What immediately stood out for me is the game's gorgeous graphics. Everything from the large, hand-rendered parallax-scrolling map to the beautifully detailed and wonderfully animated characters is conveyed through hi-res pixel art that somehow manages to feel contemporary, yet retro at the same time. It's a terrific aesthetic, and gives the game a really distinctive look.
While it's ostensibly a platformer, Otus is able to fly, roll, and spin his way around the environment. But the most important thing he can do is pick up and carry characters that he meets and befriends as he adventures his way through the game. These essentially imbue him with additional powers in typical Metroidvania fashion, enabling him to solve environmental puzzles, defeat bosses, and open up new areas of the map so that he can progress. A neat touch is that you can instantly swap between characters on the fly, enabling you to quickly change abilities – something that seems to become increasingly important the deeper you get into the game.
Although none of this might sound particularly innovative, the gameplay is very well executed to feel rewarding, addictive, and fun. However, what's made the game really compelling to me is its very well-written story. I wasn't quite expecting the emotional rollercoaster that Owlboy delivers – but it's really tugged on my heartstrings in the best possible way. The dialog and character development is handled really well, and it's all just so charming and endearing.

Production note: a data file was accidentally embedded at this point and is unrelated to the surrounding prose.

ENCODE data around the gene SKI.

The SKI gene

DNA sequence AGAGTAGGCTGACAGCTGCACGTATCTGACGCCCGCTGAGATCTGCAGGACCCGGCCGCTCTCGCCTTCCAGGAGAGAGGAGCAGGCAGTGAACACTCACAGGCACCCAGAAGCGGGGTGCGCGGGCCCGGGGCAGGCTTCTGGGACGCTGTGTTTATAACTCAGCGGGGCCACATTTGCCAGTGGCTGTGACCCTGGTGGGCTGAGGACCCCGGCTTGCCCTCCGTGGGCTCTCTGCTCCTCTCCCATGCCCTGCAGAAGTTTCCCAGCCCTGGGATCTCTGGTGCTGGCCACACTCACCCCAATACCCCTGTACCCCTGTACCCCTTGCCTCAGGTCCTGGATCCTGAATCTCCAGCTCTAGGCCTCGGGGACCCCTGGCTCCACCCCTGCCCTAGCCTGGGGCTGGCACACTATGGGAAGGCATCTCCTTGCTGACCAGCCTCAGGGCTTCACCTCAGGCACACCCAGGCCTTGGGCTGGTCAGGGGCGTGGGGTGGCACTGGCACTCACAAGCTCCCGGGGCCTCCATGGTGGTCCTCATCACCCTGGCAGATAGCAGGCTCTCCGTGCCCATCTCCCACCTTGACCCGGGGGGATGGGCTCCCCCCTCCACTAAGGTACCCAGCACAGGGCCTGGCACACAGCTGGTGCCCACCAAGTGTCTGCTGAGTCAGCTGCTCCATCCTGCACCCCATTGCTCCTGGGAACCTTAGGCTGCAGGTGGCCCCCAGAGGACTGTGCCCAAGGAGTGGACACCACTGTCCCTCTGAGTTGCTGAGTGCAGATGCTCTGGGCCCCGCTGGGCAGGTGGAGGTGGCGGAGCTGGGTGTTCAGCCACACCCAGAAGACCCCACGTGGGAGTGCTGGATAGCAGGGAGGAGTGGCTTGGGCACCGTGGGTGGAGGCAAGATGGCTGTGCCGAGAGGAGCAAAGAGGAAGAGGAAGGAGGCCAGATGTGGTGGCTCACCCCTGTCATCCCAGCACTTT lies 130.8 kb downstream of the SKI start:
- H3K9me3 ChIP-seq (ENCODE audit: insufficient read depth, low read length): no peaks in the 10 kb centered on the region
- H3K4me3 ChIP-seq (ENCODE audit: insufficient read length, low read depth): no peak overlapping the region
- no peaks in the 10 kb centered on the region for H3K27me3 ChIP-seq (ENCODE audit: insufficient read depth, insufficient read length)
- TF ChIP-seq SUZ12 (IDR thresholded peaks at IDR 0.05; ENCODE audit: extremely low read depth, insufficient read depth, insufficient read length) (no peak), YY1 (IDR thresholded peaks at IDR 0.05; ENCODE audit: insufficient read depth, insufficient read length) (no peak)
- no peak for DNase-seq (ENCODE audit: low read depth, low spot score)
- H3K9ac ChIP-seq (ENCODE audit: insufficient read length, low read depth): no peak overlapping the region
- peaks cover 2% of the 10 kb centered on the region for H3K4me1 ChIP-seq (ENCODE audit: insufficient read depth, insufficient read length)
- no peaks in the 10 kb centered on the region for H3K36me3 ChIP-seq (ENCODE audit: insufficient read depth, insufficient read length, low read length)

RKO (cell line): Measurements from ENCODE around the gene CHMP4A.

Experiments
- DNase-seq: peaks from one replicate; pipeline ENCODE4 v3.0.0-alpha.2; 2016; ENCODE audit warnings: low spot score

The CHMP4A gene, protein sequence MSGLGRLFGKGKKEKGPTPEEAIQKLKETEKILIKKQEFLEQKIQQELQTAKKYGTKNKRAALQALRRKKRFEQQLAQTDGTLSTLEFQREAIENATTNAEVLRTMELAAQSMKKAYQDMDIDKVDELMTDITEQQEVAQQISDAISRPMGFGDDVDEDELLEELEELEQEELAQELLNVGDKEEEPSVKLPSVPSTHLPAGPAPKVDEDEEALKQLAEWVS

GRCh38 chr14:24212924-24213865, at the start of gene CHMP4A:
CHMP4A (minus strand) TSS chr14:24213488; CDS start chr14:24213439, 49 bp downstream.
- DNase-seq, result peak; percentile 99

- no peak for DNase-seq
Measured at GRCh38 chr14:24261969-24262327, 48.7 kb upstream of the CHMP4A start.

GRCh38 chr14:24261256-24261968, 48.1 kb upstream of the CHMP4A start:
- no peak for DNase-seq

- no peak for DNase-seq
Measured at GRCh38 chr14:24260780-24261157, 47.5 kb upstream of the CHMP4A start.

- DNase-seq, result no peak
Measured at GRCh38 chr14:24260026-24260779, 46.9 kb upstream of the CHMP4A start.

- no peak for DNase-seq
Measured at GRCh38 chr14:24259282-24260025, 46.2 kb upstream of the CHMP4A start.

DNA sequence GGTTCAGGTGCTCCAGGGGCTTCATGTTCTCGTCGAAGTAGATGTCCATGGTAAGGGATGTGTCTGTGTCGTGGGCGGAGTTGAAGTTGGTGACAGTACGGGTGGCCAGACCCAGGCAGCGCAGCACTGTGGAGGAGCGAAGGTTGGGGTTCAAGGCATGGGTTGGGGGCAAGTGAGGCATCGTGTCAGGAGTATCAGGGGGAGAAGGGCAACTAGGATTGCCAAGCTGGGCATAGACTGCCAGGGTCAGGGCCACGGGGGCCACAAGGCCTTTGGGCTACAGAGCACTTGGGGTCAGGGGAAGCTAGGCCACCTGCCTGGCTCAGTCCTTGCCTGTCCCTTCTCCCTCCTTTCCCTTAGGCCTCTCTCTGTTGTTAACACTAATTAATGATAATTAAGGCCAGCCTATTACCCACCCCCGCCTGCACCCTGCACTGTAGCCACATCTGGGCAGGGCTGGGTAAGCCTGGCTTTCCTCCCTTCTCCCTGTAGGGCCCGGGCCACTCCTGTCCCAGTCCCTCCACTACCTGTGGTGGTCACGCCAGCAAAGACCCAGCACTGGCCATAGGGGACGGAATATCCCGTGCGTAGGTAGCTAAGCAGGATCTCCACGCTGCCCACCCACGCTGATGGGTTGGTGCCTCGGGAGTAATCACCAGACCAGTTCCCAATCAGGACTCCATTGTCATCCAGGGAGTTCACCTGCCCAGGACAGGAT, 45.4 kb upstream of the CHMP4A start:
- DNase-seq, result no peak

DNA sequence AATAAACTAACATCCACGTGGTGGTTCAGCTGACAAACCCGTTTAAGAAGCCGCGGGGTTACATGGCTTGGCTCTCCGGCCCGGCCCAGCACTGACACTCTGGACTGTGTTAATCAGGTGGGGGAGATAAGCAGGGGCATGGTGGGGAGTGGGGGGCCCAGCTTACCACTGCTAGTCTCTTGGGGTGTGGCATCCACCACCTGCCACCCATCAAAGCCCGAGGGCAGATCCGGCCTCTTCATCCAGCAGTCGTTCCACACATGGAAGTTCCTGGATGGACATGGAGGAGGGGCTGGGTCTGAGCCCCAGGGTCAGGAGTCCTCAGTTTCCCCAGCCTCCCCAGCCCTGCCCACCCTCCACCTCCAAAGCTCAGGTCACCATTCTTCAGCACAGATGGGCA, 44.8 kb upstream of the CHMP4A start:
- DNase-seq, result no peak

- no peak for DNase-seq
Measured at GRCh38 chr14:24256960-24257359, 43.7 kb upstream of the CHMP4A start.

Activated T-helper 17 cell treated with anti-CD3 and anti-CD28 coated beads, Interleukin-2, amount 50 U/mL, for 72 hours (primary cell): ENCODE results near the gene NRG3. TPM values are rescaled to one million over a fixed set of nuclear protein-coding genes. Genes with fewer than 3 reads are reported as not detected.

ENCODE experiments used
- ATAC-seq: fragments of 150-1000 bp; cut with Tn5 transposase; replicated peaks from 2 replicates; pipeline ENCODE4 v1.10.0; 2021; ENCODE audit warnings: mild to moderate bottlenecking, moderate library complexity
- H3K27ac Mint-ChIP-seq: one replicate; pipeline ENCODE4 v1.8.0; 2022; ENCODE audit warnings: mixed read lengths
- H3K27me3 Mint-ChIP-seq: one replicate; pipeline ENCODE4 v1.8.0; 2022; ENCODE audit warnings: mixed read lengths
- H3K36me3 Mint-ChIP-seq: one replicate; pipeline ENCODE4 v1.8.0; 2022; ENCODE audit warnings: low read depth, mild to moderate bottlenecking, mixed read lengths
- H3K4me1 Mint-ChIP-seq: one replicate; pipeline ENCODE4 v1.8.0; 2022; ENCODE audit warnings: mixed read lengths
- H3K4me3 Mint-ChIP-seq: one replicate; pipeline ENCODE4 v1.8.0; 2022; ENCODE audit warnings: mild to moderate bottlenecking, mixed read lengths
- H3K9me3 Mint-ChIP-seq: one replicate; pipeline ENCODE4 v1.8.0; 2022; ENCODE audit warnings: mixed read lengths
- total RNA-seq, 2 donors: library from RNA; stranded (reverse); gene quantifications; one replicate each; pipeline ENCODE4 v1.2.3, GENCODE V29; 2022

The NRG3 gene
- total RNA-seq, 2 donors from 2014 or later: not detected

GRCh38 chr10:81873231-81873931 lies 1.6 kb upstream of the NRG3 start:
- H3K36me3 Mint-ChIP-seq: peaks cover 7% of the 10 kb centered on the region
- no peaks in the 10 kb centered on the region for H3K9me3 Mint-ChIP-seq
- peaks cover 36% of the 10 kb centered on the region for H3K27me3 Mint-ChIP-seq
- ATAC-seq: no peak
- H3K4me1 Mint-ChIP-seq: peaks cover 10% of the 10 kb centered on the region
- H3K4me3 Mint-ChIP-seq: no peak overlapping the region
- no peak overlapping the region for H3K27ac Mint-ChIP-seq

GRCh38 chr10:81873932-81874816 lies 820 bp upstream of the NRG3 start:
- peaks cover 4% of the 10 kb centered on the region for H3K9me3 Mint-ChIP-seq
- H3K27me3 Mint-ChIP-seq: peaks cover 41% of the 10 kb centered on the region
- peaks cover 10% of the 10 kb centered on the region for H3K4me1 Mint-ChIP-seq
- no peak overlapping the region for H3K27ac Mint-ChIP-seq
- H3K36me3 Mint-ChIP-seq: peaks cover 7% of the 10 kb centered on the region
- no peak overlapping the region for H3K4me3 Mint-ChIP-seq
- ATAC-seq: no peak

As you can tell, I'm really enamored with the game, but it must be said that Owlboy does have the occasional pain-in-the-ass challenge where the difficulty spikes perhaps a little too high. Not that I'm averse to repeatedly restarting from a checkpoint until I learn the skills required to best a particularly acute challenge, but every once in a while, Owlboy has had me grinding my teeth and grasping my joypad angrily until it creaked under protest.
Fortunately, though, those frustrations are fairly few and far between, and for the most part Owlboy is a real joy to play. With its winsome characters, excellent story, and very nicely honed gameplay, I think it really stands out as a very special Metroidvania.